No matter how much talent Oklahoma might be lacking due to graduates and underclassmen entering the NFL draft, it is a program that seems to contend on a consistent basis. While a lot of that has to do with recruiting, it does speak volumes in regards to his ability to coach the team.
I don't envision this to be a likely scenario. Mike Munchak has been a part of the Tennessee Titans organization for the last three decades, and that promises to play a role in their coaching decision moving forward.
Despite struggles in 2012, expect him to get another season or two.
Bruce Arians, Offensive Coordinator, Indianapolis Colts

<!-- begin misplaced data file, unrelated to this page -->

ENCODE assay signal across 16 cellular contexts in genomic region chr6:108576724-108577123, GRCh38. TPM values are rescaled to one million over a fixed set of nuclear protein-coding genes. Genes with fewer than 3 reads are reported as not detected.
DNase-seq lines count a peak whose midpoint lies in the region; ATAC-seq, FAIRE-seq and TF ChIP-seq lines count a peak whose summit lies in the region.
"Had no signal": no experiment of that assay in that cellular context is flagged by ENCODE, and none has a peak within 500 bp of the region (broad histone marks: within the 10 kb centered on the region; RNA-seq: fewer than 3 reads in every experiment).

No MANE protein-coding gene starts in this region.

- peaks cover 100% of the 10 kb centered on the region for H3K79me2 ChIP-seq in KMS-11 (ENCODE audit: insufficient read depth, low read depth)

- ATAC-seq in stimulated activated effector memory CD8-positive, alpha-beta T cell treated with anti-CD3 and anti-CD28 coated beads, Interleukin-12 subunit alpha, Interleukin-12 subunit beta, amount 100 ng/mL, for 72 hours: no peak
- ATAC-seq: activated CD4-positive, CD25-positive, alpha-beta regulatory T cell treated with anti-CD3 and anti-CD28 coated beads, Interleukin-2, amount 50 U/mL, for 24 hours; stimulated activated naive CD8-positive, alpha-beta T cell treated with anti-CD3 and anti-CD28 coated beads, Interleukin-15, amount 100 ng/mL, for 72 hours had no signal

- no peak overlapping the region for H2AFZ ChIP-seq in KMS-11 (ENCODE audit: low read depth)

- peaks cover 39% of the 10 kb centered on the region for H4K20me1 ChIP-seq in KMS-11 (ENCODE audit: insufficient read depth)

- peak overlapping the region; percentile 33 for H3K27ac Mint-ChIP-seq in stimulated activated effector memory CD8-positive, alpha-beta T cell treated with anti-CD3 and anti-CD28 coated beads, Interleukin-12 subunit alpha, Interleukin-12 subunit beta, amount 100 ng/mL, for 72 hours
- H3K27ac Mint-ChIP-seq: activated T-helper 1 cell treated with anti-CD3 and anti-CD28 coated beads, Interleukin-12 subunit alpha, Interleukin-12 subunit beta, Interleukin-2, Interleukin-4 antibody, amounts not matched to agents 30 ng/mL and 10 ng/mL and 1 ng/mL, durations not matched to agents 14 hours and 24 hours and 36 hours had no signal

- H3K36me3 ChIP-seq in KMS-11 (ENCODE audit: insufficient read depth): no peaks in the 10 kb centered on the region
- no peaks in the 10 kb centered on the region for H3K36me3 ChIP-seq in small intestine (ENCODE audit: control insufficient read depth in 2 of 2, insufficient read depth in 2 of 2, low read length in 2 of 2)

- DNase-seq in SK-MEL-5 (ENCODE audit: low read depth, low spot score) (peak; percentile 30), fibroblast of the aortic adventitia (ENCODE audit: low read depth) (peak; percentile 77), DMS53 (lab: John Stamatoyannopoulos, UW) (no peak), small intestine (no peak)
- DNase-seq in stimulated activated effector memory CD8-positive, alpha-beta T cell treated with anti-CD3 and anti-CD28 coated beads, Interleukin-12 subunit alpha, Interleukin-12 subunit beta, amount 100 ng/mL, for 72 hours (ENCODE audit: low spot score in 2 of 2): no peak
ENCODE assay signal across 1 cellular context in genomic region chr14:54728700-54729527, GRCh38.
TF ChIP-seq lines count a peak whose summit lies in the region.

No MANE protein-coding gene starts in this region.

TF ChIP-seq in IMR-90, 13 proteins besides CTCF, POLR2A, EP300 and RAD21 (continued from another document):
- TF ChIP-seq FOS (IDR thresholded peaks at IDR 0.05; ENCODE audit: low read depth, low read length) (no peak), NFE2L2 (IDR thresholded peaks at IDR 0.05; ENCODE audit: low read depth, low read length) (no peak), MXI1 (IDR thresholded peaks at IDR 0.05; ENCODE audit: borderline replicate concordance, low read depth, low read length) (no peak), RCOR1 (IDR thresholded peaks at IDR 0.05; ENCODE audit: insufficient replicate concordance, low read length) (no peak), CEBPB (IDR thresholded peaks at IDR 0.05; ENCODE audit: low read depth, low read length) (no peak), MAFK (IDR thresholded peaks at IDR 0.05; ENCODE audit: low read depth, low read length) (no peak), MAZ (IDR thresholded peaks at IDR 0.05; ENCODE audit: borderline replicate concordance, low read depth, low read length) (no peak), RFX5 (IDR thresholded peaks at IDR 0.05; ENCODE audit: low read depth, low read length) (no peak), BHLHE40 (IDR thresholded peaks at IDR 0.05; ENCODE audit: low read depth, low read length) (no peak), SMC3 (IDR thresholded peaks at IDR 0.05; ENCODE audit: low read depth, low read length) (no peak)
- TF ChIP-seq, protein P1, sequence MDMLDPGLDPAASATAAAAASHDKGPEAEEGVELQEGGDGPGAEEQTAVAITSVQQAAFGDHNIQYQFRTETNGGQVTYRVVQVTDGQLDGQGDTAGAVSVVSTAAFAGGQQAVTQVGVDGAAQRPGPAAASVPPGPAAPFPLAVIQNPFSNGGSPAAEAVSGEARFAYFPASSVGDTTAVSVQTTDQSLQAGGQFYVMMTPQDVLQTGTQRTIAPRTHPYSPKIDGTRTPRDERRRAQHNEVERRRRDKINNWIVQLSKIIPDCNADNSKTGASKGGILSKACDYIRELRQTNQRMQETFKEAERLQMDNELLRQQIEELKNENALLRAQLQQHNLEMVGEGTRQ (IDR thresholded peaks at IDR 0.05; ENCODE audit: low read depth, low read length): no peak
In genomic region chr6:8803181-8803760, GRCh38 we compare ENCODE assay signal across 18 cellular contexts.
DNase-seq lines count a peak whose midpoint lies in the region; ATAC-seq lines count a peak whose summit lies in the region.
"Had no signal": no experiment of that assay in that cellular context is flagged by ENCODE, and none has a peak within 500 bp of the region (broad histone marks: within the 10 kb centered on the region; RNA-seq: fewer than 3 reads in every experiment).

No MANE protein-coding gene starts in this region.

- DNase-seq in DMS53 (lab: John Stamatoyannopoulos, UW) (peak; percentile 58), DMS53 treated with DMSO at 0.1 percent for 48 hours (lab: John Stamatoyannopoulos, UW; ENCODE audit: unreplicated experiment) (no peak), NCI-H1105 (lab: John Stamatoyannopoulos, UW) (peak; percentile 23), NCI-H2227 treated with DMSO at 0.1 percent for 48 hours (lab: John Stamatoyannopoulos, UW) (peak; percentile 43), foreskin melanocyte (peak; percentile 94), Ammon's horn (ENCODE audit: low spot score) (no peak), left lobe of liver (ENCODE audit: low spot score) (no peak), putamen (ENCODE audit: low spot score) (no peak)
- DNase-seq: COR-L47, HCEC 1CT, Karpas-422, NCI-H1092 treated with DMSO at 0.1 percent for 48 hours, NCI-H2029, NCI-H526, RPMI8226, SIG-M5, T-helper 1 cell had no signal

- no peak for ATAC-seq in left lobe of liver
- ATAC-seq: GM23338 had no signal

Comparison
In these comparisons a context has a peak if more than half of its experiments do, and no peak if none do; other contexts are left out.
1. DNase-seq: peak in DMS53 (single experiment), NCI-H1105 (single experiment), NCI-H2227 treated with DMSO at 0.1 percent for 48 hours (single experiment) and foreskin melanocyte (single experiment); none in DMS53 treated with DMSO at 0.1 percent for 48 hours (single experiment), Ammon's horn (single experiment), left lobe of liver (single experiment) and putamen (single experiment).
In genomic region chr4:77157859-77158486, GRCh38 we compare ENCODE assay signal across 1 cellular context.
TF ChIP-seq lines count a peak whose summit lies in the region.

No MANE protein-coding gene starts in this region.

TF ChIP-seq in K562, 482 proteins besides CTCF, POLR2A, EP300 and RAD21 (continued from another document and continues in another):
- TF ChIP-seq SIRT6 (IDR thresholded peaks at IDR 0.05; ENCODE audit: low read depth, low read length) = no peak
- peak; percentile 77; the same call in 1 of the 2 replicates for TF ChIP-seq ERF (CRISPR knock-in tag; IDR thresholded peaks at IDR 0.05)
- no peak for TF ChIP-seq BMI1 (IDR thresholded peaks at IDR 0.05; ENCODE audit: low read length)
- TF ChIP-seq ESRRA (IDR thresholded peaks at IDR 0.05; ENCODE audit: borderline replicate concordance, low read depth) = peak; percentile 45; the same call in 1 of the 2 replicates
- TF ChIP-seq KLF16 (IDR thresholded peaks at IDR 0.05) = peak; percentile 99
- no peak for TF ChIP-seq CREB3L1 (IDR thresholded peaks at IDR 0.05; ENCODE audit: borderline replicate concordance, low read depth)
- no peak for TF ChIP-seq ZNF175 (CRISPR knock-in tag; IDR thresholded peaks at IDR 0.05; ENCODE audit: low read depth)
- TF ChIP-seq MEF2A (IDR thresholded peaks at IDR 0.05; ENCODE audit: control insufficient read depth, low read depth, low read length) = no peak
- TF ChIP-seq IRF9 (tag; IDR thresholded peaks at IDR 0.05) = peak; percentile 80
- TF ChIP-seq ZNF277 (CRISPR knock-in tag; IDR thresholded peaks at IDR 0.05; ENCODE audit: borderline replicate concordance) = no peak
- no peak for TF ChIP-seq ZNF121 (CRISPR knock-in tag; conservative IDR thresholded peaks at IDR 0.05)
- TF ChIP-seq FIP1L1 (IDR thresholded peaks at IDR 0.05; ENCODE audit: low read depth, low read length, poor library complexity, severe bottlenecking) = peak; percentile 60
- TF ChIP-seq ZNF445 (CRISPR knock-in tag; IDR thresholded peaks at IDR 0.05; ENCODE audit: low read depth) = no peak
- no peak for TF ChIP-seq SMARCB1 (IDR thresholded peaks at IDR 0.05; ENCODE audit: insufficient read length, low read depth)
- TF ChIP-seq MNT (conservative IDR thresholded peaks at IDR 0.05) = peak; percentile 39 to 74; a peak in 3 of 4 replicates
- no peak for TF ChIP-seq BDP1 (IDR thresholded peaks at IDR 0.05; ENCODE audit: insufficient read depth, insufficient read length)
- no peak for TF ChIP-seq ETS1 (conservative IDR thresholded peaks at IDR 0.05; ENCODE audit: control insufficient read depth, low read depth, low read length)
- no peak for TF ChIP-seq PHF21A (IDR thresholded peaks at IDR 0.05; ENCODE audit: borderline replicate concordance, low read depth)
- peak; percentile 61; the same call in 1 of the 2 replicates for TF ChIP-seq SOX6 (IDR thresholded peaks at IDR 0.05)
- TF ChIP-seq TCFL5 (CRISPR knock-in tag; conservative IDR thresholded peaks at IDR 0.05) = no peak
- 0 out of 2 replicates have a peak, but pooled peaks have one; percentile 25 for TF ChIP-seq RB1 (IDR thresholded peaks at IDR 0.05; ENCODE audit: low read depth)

Arians helping a young quarterback through the maturation process. This is a story that has been repeated over and over again throughout his impressive NFL coaching career.
Actually, being the head man is a different story.
Despite 19 years of coaching experience at this level, Arians has never received a shot to be a head coach. That doesn't seem to make a whole lot of sense to me.
Additionally, the veteran coach could even make Robert Griffin III a more fundamentally sound quarterback than he is today.
That being said, Mike Shanahan seems entrenched as the Washington Redskins head coach. He is, by all accounts, attached to RGIII by the hip.